Criminals, of course, were not the only buyers at that time. A certain number of willing participants deluded themselves into believing that maybe, just maybe, there was something to the myth. After all, the myth of gold bond redemption seemed more plausible (and profitable) than flying saucers!
Between crooks and delusional collectors, prices for some uncancelled railroad gold bonds topped $2,000 in the collector market of late 1999. Criminals successfully re-sold some of those bonds to victims for tens of thousands of dollars!
Once law enforcement moved in and exposed the frauds, prices for otherwise worthless gold bonds started dropping, but it took years for many to fall back to levels reasonable for average collectors. My catalog and online database always took the long view of the hobby. I purposely ignored artificially inflated values for uncancelled gold bonds.
Price records proved that it took at least 10 years after the 1998-1999 frauds for prices to fall back to reasonable levels. Even today, supplies of some bonds used in the gold bond scams still remain tight. I suppose no "collector" wants to admit their earlier errors by liquidating their poor "investments" for $25 to $100.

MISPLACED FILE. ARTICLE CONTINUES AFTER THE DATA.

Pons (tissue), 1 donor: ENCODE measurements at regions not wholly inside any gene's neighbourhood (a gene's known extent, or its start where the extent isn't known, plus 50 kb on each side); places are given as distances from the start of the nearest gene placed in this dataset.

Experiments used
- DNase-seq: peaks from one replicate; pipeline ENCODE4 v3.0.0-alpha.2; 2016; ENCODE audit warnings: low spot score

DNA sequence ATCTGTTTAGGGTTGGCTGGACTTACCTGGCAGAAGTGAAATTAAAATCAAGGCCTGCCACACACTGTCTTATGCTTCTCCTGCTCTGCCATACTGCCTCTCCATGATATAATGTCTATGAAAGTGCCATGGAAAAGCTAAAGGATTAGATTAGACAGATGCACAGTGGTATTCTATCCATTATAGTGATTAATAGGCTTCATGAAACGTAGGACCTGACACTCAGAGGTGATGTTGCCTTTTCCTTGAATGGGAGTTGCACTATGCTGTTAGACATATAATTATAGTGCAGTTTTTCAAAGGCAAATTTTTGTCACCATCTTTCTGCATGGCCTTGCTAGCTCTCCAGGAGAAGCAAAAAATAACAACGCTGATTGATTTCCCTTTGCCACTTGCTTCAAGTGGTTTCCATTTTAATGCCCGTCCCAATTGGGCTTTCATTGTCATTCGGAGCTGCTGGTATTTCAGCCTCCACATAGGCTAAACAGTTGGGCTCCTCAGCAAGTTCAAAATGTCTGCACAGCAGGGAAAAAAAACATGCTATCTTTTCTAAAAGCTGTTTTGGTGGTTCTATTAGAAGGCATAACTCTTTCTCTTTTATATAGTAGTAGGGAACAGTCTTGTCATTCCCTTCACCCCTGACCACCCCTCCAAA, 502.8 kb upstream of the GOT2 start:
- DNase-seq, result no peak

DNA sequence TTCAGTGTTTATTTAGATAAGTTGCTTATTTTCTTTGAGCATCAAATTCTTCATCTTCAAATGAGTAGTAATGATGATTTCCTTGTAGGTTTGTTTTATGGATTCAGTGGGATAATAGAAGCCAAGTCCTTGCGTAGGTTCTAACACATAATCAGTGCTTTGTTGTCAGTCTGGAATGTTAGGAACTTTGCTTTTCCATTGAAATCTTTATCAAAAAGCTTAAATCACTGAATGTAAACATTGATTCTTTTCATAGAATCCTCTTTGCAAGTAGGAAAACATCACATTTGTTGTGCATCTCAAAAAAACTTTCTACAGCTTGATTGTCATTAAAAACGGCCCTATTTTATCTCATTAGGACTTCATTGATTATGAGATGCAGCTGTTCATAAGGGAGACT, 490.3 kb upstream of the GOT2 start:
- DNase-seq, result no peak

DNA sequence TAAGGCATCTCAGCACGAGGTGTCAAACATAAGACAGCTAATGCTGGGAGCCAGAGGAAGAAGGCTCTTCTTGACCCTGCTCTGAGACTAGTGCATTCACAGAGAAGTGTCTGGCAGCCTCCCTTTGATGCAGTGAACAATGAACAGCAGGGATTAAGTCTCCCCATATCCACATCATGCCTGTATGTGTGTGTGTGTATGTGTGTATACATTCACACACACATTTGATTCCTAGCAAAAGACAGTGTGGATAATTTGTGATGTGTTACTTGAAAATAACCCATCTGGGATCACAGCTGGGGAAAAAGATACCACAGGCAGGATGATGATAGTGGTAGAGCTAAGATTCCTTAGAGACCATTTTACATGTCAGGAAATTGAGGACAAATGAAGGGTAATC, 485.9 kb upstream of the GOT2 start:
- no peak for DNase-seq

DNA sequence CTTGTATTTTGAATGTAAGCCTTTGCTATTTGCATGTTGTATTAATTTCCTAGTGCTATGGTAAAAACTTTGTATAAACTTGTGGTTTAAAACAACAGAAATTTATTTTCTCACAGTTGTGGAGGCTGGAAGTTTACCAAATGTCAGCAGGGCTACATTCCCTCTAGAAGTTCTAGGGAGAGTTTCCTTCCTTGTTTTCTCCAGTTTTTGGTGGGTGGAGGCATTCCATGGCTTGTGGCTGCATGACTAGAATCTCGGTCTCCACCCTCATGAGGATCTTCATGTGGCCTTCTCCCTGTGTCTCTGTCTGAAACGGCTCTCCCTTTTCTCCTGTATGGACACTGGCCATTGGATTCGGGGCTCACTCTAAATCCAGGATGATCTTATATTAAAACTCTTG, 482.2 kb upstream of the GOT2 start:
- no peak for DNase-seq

But, has all the fraud stopped? I don't think so.
Since 2011, we have seen a substantial runup in prices for certain pre-Revolutionary War Mexican government bonds denominated in gold. Never mind that the Mexican government is no more likely to redeem old corporate bonds than the U.S. government. I am unaware of any government in the world that would redeem old gold bonds.
Then, on March 24, 2012, I recorded a sale of an uncancelled Columbus Shawnee & Hocking Railway Co. gold bond for $2,400. (eBay(US), lot 16076499064. The seller was in Germany).
Columbus Shawnee & Hocking Railway Co. bonds are not particularly rare. Between 2007 and 2012, prices for that particular bond ranged from about $35 to $60. The starting price for the bond in the aforementioned auction in question was $1. During the first six days of that auction, several collectors had raised the bid to $35. About five minutes before the close of the auction, one person bid $2,375 and was ultimately outbid by a $2,400 bid four seconds before the close. Truth be told, we don't know how much the winning bidder offered; we only know that the winner offered $25 more than the previous bid.
I looked at the sale several times and could not see anything special about the bond in either the description or the photograph. I cannot imagine anyone overbidding so fiercely unless they mistakenly envisioned the prospect of converting the bond to gold.